Filopodia and adhesion in cancer cell motility

Cell Adh Migr. Sep-Oct 2011;5(5):421-30. doi: 10.4161/cam.5.5.17723.

Abstract

Slender bundled actin containing plasma membrane protrusions, called filopodia, are important for many essential cellular processes like cell adhesion, migration, angiogenesis and the formation of cell-cell contacts. In migrating cells, filopodia are the pioneers at the leading edge which probe the environment for cues. Integrins are cell surface adhesion receptors critically implicated in cell migration and they are transported actively to filopodia tips by an unconventional myosin, myosin-X. Integrin mediated adhesion stabilizes filopodia and promotes cell migration even though integrins are not essential for filopodia initiation. Myosin-X binds also PIP3 and this regulates its activation and localization to filopodia. Filopodia stimulate cell migration in many cell types and increased filopodia density has been described in cancer. Furthermore, several proteins implicated in filopodia formation, like fascin, are also relevant for cancer progression. To investigate this further, we performed a meta-analysis of the expression profiles of 10 filopodia-linked genes in human breast cancer. These data implicated that several different filopodia inducing genes may contribute in a collective manner to cancer progression and the high metastasis rates associated with basal-type breast carcinomas.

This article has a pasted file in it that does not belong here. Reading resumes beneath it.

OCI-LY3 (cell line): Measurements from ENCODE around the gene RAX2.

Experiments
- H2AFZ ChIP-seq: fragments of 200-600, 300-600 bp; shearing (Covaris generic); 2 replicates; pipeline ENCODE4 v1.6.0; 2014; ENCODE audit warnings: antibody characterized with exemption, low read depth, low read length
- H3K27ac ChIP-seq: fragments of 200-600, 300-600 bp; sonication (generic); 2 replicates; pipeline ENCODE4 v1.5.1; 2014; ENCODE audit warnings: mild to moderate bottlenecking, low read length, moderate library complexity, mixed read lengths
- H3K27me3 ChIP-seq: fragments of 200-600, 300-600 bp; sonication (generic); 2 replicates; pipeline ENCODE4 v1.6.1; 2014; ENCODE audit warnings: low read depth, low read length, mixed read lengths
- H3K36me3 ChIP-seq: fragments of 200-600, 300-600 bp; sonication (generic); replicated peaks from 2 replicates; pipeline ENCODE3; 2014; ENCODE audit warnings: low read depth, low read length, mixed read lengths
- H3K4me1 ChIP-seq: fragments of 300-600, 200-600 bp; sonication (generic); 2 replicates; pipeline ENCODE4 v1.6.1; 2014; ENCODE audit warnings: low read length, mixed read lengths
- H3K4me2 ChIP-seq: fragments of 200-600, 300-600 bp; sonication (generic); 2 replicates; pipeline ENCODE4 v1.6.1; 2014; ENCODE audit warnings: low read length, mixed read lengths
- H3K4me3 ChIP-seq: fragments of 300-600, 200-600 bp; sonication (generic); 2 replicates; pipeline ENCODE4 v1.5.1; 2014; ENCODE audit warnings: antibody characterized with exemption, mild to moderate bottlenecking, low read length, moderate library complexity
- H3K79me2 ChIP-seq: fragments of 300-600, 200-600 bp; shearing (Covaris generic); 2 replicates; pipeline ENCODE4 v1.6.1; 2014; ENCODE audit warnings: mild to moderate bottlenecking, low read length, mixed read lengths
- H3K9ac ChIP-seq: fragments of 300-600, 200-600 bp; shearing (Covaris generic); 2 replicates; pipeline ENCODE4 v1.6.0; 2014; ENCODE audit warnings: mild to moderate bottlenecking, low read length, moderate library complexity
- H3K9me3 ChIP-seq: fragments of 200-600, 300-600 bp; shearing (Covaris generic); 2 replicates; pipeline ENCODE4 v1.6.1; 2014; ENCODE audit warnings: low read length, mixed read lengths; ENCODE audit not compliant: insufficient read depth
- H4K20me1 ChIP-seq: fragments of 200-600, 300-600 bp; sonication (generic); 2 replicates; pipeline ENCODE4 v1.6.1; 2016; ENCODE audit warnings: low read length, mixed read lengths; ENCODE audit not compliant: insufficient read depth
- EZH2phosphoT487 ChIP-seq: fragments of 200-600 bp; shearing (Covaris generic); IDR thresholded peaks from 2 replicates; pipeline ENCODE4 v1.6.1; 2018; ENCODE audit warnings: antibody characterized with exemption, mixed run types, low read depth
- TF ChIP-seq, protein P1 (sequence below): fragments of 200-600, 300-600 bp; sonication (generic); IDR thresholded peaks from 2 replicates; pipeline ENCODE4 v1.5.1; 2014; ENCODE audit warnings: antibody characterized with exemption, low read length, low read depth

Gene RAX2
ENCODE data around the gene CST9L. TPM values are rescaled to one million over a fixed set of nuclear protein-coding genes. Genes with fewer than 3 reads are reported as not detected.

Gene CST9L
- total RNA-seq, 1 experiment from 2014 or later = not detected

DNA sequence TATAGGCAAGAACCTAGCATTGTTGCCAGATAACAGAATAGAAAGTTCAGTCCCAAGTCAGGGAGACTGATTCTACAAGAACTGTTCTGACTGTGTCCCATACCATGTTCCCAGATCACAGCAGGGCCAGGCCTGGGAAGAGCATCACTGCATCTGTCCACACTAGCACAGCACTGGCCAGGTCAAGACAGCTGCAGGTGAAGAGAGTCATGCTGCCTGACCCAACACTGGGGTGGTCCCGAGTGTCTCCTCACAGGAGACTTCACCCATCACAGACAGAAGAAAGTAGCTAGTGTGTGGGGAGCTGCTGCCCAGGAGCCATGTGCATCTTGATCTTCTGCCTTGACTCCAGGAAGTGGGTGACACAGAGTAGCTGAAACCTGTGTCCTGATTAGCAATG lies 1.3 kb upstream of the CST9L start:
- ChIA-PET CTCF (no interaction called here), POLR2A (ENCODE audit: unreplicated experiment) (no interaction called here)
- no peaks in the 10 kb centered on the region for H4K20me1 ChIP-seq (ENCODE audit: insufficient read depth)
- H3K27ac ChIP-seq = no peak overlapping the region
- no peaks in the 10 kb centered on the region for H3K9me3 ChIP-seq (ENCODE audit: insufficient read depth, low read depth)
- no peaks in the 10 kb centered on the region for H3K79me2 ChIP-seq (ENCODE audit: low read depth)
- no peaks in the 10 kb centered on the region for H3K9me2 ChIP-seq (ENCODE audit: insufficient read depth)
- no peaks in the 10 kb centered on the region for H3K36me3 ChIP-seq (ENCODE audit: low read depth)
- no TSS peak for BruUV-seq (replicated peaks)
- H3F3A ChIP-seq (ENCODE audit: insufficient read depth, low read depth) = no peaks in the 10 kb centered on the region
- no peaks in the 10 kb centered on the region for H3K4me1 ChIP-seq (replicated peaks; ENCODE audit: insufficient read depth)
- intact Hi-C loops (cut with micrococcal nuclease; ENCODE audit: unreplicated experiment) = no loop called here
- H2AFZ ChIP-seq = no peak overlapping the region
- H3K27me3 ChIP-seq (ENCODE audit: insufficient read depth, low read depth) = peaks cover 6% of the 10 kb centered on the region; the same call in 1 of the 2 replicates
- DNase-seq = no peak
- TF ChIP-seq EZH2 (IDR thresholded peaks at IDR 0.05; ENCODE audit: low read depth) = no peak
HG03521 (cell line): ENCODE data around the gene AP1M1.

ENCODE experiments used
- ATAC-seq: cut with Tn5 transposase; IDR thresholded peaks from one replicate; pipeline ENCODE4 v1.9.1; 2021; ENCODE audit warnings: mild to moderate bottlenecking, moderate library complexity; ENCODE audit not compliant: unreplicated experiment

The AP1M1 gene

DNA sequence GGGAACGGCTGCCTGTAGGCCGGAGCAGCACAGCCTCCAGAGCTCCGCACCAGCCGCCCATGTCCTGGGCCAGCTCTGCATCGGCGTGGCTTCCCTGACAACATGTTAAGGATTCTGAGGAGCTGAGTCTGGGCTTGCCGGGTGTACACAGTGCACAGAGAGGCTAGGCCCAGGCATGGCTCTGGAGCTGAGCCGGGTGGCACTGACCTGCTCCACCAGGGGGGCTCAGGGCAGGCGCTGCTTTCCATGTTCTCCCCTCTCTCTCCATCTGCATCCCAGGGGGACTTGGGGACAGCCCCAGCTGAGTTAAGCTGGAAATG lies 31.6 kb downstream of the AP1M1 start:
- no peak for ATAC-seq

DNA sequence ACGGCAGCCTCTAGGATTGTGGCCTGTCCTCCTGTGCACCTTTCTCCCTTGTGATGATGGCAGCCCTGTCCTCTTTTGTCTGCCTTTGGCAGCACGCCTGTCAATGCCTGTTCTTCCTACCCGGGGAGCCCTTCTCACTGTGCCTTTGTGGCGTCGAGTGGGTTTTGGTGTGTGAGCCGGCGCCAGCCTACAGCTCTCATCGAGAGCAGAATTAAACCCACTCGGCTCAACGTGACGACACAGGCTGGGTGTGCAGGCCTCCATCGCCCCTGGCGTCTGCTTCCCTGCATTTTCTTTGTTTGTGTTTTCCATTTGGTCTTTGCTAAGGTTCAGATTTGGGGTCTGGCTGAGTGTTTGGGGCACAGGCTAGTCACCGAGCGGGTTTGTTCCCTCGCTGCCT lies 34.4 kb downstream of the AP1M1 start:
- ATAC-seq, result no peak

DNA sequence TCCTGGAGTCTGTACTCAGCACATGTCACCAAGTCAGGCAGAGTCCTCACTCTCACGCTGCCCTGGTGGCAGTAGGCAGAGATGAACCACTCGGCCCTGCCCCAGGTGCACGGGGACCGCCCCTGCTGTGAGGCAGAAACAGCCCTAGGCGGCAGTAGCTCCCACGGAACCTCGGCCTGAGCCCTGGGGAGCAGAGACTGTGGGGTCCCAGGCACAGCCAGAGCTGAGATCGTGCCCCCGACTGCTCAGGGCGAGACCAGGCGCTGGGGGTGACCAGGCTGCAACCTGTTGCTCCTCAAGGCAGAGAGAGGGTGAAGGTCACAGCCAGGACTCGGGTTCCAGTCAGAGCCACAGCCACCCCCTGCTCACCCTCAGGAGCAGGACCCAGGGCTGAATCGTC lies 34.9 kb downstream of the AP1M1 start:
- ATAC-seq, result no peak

Publication types

  • Research Support, Non-U.S. Gov't
  • Review

MeSH terms

  • Breast Neoplasms / metabolism*
  • Carrier Proteins / chemistry
  • Carrier Proteins / metabolism
  • Cell Adhesion / physiology
  • Cell Adhesion Molecules / chemistry
  • Cell Adhesion Molecules / metabolism*
  • Cell Movement / physiology*
  • Female
  • Gene Expression Profiling
  • Humans
  • Integrins / chemistry
  • Integrins / metabolism*
  • Microfilament Proteins / chemistry
  • Microfilament Proteins / metabolism
  • Myosins / chemistry
  • Myosins / metabolism
  • Phosphatidylinositols / chemistry
  • Phosphatidylinositols / metabolism*
  • Pseudopodia / chemistry*
  • Pseudopodia / metabolism*

Substances

  • Carrier Proteins
  • Cell Adhesion Molecules
  • Integrins
  • MYO10 protein, human
  • Microfilament Proteins
  • Phosphatidylinositols
  • fascin
  • Myosins